Of the many stupid, false or misleading things you’ve heard this presidential election cycle, there’s the refrain from Donald Trump about how he’s brought out “millions of new voters” to the polls, blah blah blah. Yesterday, the Los Angeles Times took a whack at that whopper, along with other “myths” (e.g., that turnout in the primaries has any correlation to turnout in the general election), and found:
…increasing turnout in a Republican primary isn’t the same as drawing new people into the GOP. A large majority of voters every year sit out the primaries, so increased primary turnout usually means exciting existing partisans, not creating new ones. Exit polls indicate that’s what has happened this year, as in previous turnout surges in both parties.
Late last month, the Massachusetts secretary of state got a lot of attention by reporting that about 16,000 people had changed their registration from Democratic to Republican in the weeks before the state’s primary. But that’s hardly millions, nor is it unprecedented. The share of voters in that state’s GOP primary who identified themselves as Democrats on the exit poll was 5% this year, was almost identical to the 4% from four years ago.
In Iowa’s caucuses this year, Trump clearly did well with first-time participants. The share of voters taking part in the state’s caucuses for the first time rose from 38% in the 2012 exit poll to 45% in 2016, and Trump won the first-timers handily. In New Hampshire, by contrast, the 15% of voters casting a GOP primary ballot for the first time this year was only marginally higher than the 12% four years ago, and Trump’s share of their votes, 38%, was only slightly better than the 35% he got among repeat voters.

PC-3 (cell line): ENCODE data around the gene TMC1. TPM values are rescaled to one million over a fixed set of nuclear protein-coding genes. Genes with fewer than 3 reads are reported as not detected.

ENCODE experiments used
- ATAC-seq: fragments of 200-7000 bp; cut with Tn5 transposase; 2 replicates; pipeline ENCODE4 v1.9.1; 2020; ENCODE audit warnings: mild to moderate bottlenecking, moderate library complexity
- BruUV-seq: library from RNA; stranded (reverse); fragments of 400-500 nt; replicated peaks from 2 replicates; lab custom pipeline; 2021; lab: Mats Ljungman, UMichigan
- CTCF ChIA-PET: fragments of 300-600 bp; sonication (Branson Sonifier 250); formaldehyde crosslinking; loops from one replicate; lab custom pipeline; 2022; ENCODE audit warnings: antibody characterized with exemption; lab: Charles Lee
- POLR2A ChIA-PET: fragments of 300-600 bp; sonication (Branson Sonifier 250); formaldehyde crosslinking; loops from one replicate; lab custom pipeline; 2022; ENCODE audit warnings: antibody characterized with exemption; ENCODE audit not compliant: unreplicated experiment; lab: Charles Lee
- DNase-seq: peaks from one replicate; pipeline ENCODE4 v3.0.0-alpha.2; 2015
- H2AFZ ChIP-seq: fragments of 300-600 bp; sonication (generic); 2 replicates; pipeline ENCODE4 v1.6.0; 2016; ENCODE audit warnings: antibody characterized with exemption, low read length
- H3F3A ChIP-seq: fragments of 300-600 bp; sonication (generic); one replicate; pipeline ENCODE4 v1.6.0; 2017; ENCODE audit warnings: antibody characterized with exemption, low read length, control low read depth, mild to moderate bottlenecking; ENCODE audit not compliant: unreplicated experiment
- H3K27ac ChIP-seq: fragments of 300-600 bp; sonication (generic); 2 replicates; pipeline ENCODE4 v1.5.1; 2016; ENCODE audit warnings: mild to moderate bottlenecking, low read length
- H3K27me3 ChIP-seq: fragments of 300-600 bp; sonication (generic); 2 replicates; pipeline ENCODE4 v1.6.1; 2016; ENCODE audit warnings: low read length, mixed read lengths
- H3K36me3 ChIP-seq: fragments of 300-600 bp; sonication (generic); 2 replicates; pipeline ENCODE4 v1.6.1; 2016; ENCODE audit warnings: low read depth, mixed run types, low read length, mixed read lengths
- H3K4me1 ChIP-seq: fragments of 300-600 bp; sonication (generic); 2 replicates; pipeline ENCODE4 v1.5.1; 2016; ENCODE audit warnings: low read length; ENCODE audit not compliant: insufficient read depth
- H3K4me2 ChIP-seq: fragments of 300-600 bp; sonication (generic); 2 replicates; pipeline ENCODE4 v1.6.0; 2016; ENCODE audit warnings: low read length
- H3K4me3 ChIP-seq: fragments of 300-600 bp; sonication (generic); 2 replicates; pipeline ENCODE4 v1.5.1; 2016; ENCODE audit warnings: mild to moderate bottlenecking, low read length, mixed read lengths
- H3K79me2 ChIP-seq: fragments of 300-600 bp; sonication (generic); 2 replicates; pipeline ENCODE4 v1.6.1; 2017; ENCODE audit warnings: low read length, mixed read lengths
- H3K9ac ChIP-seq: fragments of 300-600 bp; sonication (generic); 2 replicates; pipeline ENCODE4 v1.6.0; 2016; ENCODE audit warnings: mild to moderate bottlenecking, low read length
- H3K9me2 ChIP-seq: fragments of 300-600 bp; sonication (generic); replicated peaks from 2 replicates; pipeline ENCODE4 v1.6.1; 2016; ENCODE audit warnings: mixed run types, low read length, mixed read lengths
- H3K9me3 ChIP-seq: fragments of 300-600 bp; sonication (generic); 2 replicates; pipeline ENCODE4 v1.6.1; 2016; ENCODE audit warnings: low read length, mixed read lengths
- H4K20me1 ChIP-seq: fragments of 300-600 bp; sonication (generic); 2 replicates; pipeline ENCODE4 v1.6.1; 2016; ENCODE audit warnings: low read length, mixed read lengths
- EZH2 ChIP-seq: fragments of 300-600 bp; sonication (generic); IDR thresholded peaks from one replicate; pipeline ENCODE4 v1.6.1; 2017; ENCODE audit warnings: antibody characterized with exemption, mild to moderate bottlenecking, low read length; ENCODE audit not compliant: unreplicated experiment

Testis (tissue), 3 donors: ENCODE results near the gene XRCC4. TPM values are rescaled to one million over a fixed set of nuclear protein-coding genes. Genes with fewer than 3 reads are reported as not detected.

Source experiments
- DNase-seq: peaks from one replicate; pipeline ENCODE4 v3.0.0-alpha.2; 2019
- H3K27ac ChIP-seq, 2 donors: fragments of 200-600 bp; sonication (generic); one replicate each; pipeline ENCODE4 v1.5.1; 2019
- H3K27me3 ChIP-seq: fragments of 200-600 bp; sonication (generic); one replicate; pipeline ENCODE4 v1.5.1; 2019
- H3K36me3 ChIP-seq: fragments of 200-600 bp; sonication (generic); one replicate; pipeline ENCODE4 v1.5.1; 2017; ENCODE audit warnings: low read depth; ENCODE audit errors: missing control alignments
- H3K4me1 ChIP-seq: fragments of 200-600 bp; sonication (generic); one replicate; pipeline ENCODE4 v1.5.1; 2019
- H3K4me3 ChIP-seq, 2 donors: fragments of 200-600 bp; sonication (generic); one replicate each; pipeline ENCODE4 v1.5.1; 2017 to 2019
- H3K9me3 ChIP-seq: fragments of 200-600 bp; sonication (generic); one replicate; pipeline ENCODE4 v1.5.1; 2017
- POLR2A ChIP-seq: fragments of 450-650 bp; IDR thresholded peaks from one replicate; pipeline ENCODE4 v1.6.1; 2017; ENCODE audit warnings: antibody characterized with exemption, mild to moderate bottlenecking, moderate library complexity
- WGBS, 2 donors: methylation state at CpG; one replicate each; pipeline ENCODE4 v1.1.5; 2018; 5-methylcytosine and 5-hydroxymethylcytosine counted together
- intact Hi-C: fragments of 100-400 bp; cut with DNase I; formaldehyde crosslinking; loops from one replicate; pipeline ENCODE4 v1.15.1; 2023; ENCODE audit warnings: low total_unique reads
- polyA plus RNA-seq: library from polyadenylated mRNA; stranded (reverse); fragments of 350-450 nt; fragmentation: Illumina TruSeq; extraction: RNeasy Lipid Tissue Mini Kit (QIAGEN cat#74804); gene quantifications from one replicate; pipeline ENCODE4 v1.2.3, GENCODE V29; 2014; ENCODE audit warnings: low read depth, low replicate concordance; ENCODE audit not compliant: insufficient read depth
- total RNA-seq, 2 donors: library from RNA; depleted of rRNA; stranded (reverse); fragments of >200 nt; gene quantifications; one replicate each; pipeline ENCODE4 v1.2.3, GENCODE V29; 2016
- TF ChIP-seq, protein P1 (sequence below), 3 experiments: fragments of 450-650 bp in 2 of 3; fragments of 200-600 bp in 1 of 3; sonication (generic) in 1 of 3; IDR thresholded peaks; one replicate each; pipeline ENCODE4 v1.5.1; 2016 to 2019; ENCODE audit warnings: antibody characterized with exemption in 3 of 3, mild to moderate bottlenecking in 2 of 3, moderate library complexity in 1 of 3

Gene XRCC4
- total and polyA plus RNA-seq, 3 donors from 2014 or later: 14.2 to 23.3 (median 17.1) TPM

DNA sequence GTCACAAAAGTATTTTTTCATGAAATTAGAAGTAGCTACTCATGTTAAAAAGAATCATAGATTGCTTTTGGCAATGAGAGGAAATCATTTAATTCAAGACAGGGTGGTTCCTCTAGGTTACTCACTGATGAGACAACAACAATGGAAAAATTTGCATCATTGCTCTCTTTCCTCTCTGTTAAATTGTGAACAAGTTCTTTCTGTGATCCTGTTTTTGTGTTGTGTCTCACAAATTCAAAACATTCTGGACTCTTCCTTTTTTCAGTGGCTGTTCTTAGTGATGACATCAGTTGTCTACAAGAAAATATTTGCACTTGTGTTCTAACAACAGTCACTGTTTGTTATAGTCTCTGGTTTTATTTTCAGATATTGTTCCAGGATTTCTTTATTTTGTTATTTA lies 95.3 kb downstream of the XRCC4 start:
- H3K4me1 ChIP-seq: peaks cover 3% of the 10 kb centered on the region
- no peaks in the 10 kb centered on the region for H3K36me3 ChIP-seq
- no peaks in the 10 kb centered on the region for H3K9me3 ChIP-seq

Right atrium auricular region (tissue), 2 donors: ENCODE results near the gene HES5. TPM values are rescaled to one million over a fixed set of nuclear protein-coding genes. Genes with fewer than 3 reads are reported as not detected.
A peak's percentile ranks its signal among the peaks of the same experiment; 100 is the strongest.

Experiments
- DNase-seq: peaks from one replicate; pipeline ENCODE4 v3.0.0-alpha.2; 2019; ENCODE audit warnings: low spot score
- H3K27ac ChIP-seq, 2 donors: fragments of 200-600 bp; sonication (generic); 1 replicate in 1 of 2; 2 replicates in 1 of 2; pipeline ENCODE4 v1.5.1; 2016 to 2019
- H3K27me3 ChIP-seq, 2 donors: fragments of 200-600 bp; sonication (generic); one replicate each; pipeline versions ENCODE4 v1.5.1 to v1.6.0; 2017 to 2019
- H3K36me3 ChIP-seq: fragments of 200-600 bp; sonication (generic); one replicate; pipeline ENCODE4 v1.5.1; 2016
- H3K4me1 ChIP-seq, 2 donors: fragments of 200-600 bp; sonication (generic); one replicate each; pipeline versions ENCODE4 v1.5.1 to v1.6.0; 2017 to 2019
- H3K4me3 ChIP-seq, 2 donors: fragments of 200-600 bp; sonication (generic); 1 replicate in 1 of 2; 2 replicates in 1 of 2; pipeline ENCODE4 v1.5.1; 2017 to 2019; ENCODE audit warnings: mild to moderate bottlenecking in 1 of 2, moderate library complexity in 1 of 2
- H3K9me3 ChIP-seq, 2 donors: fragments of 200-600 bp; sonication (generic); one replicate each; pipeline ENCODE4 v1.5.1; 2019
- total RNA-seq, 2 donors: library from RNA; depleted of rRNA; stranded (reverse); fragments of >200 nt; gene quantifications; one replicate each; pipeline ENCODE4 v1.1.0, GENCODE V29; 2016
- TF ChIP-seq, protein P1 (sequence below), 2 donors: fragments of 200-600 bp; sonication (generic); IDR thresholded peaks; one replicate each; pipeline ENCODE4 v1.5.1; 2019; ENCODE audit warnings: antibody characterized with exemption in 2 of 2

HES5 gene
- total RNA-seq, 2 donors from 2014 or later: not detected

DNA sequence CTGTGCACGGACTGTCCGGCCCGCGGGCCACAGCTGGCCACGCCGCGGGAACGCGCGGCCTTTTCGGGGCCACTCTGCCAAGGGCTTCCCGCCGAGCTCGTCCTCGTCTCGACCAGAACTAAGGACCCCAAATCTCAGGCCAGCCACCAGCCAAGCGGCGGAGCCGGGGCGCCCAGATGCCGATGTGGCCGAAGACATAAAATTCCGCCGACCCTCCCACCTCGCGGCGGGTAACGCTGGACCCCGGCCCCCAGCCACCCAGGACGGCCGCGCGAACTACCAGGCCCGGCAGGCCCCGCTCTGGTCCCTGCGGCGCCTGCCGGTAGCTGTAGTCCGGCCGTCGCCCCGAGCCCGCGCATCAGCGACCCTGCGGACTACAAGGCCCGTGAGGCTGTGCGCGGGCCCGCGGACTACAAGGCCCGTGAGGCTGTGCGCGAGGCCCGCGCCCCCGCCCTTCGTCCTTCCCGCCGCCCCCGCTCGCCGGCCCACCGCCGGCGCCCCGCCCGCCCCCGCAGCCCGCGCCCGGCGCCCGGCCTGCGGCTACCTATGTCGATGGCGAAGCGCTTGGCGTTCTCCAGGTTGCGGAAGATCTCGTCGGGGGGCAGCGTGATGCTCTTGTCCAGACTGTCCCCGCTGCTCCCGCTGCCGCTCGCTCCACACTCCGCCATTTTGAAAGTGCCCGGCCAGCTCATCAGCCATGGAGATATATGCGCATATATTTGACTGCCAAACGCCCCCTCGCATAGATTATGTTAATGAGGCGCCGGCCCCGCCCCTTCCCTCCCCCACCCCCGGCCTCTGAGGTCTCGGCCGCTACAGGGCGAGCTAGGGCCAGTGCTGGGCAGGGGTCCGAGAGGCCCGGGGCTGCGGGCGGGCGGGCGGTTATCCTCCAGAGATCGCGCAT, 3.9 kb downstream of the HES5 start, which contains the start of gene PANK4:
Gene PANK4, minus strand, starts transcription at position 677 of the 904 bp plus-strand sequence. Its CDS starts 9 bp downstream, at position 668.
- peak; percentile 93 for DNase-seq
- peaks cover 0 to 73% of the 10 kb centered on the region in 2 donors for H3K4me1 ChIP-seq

So much for that claim, in other words. Now, VPAP has taken a look at “the rate of new voter registrations in the two months leading to March 1 presidential primaries” here in Virginia. VPAP’s findings:
In most localities, Super Tuesday was less of a motivating factor for new registrations compared to 2008, the last year both parties held contested presidential primaries on the same date. There were 56,943 new voter registrations in January and February, compared to 65,724 during the same period eight years ago.
It’s interesting to drill down a bit into the VPAP map. What you’ll find is major DECREASES in new voter registrations in a number of places where Trump did well on “Super Tuesday” 2016. For instance, Trump dominated in most far-SWVA counties (e.g., he won Scott County by 50%-20% and Buchanan County 70%-14%), yet all that supposed enthusiasm for Trump was NOT reflected in new voter registrations in those counties (Scott County was down 33% from 2008; Buchanan County was down 4.5%; Russell County was down 29%; Tazewell County down 37%; Smyth County down 32%). In other words, if anything, there was a strong NEGATIVE correlation between big margins by Trump and new voter registrations, at least in far southwestern Virginia. Same deal in Highland County, Rockbridge County and Bath County in the Shenandoah Valley region. Same thing for Buckingham County (down 47%) and Nelson County (down 38%), both big Trump areas in central Virginia.
We could go on and on, but you get the idea…there’s simply no truth to Trump’s claim that he’s bringing out reams of new voters, certainly not here in Virginia. To the contrary, if anything it appears that new voter registration was way DOWN in areas of Virginia where Trump did particularly well. Yeah, things that make you go “hmmmm.”
P.S. h/t to Brian Devine, formerly with Progress Virginia and now with the DCCC, for pointing the VPAP analysis out to me!